Two hit singles later -Stone Cold Woman by the B-Tunes and Gorky’s Anja- Wouter invested in a 24-track Otari MTR100, which he synced with his 16-track. Other essentials featured Focus Rite pre-amps and EQ’s, and a Neumann U87 mic. Permanent instruments in Wouter’s studio are a Hammond A100 organ with Leslie and a Yamaha upright. This is the setup with which Wouter will record several classic 90s Belpop songs and albums: Noordkaap – Een Heel Klein Beetje Oorlog, Gorky – Gorky, Wigbert – Ticket In De Nachtkastla. With the latter album Wouter hit his first number 1 as a producer, Wigbert’s classic “Ebbenhouten Blues”.
The typical elements of Wouter Van Belle’s intense, hands-on production style were present from the start: he doctors song structure and arrangement, assesses the band’s musicians and where necessary calls for replacements for the recording sessions, he plays additional keyboard parts, he does most of the recording and mixing, and when budget permits he travels abroad for the mastering. In 1994 Wouter worked for the first time on an 8-track Protools Disc recording system, for Noordkaap’s Gigant. As a musician he put his mark on Gorky’s all time classic Mia – he arranged and played the piano part.
During these years, Wouter stayed active in the dance scene, both as a mixer and also as a producer, e.g. together with Vito Lucente (Junior Jack) on Benny B. Their singles “Vous tes fous!” and “Qu’est-ce qu’on fait maintenant?” peaked respectively at #3 and #2 in France in 1990, with 1.2 million albums sold.
1993-99 international breakthrough with Axelle Red
Wouter spotted young singer Axelle Red doing a TV-playback of her first single, and immediately knew he had to work with her. When he started producing the ambitious singer’s debut album, he knew he was aiming for international success, but hardly expected her to become the artist who in France would only be beaten by Celine Dion when it comes to airplay, for a decade.
1993 : Sans plus attendre
Axelle’s debut album was recorded in Wouter’s Powertone Studio in Mechelen with Marc Bonne, Wigbert and Wouter as its main musicians. Wouter arranged, recorded and mixed the album on his Soundcraft. It sold 800.000 copies. It featured 4 instant French radio classics: Sensualité, Je t’attends, Le monde Tourne Mal and Elle danse seule.
In 1994 Wouter decided he needed a bigger studio. Together with Steven Maes he founded Motormusic, soon to become an independent recording studio with a mobile unit. The recording hall is based in a former shoe factory, with its office as the control room. This is where Novastar’s successful debut album became recorded, a coproduction with Wouter’s long time studio drummer Marc Bonne.
1996 : À Tâtons
The success of the debut album allowed for a production in Nashville, where À Tâtons was recorded and mixed. It featured Willy Weeks on bass, Steve Cropper on guitar, Lester Snell on keyboards, and Steve Potts & Roger Hawkins on drums. À Tâtons marked two firsts: it was the first time the singer co-produced and that Wouter edited the whole album digitally. The album was recorded on analog multitrack and then transferred to nine 4GB hard discs to be edited on a 48-track Protools system. As these were the early days, the 4GB harddiscs costed 2,500 EUR a piece. The album passed the 1 million copies mark.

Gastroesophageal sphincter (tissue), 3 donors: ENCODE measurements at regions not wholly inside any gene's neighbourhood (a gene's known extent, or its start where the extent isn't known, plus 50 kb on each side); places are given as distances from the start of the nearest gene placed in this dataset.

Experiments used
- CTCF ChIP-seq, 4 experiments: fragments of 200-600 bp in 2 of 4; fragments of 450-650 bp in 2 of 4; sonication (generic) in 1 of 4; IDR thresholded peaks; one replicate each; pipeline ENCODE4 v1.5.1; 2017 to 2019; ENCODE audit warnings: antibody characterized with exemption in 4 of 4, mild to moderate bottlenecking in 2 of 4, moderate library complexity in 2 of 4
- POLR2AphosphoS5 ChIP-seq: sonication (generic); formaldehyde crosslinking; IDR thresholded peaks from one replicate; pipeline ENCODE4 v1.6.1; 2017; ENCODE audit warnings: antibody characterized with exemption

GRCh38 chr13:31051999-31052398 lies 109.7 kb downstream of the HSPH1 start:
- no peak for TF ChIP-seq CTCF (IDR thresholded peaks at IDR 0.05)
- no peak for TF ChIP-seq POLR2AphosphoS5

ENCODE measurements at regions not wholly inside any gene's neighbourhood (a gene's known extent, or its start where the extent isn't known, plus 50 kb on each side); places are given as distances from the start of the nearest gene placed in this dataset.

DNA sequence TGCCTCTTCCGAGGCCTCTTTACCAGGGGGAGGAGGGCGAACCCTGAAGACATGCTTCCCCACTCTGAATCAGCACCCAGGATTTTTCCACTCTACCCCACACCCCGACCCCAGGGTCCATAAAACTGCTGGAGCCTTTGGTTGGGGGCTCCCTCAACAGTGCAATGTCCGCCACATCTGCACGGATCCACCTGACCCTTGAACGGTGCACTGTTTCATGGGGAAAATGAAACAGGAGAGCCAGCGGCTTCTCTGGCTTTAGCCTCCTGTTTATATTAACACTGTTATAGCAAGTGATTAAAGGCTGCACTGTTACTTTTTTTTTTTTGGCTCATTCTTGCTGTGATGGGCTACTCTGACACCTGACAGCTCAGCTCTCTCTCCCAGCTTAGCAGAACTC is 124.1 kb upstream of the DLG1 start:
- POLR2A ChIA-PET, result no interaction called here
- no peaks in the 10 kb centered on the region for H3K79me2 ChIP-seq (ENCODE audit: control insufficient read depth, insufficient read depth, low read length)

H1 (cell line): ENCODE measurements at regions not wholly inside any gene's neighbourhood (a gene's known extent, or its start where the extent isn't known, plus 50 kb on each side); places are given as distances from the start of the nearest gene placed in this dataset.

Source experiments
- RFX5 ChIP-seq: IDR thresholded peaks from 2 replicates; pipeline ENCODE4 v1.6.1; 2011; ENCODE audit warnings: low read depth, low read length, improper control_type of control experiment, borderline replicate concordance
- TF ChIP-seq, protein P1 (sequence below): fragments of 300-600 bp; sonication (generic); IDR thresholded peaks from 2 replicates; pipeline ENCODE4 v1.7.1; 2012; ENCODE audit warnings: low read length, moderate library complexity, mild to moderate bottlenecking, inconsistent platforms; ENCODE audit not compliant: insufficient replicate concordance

All singles from the album were remixed at Wouter’s Powertone Studio in Mechelen, except for Rester Femme for which Wouter went to Brussels’ ICP. Rester Femme bore Wouter’s signature as an arranger -and as a composer, if uncredited-, and became a hit for a second time in its Spanish language version ‘Dejame ser mujer’, on the 1998 compilation Con solo pensarlo. Wouter and Axelle went on the cooperate for Toujours Moi in 1999, good for 700.000 copies and another classic song: Parce-que c’est toi.
1998-2005 Dead Man Ray
In 1998 Wouter joined Dead Man Ray as a producer and -for the first time in 15 years – as a band member. Wouter also mixed all albums, except for Cago. Dead Man Ray was a high octane mix of artistic talent and diverging characters and backgrounds. It lasted for 3 albums and several tours with some electric live performances. The band featured singer Daan Stuyven before his solo-career took off, ex-dEUS Rudy Trouvé on (left handed) guitar, guitar player Elko Blijweerdt and drummer Herman Houbrechts. They ended up recording their third album “Cago” in Chicago with Steve Albini, but being part of a high maintenance cult band took its toll, and members went their own way while the band was put on ‘non-active’. In 2018 Dead Man Ray released an EP, with 4 new recordings, mixed by Wouter. The singel “Out” put Dead Man Ray back in the spotlights and on stage.
1998 Becoming independent with a ‘Welgemeende (fuck you)’
“After 10 years as a producer, you should be able to say: ‘Fuck you’”. Wouter not only remembered these words of senior producer Roland Verlooven, but by now also felt them for himself: producing will eat the producer in time, and one should be able to buy the freedom to choose one’s productions. It’s the freedom to say ‘no’ to some, but also the power to say ‘yes’ to others, when it comes to releasing and promoting artists, for which Wouter had been depending on the Majors all these years. Earlier Wouter had joined the A&R department of Warner Music for 2 years, where he had signed Zita Swoon and An Pierlé, and produced the debut album of Novastar with Marc Bonne. Novastar’s debut album enjoyed major success in both Holland and Belgium. But it was time for Wouter to become fully independent.